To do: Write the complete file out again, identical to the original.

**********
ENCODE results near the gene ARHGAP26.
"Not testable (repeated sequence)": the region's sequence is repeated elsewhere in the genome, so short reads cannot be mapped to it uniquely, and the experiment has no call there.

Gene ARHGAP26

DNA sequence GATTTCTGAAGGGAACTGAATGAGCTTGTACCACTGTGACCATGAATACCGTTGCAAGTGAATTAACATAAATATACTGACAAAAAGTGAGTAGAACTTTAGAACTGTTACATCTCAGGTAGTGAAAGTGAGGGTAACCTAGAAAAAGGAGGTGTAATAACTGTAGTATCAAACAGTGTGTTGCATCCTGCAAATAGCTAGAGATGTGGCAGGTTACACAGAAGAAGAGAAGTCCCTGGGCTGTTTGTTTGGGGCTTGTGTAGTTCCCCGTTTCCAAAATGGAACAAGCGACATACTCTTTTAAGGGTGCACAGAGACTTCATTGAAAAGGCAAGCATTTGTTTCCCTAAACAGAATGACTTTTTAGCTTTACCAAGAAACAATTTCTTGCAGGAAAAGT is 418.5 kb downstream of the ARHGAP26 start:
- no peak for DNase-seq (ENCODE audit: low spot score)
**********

ENCODE results near the gene ARHGAP26.
"Not testable (repeated sequence)": the region's sequence is repeated elsewhere in the genome, so short reads cannot be mapped to it uniquely, and the experiment has no call there.

Gene ARHGAP26

DNA sequence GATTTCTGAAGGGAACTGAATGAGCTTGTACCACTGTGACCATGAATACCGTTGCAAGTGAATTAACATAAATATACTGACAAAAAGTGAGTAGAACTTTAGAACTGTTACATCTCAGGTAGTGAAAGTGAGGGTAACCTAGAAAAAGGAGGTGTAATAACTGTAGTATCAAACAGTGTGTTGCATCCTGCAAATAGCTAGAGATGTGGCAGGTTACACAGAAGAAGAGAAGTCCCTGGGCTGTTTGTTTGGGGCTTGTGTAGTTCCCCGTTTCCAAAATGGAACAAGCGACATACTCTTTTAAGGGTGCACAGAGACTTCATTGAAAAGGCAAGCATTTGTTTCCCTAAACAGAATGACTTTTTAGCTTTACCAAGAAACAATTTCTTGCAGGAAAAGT is 418.5 kb downstream of the ARHGAP26 start:
- no peak for DNase-seq (ENCODE audit: low spot score)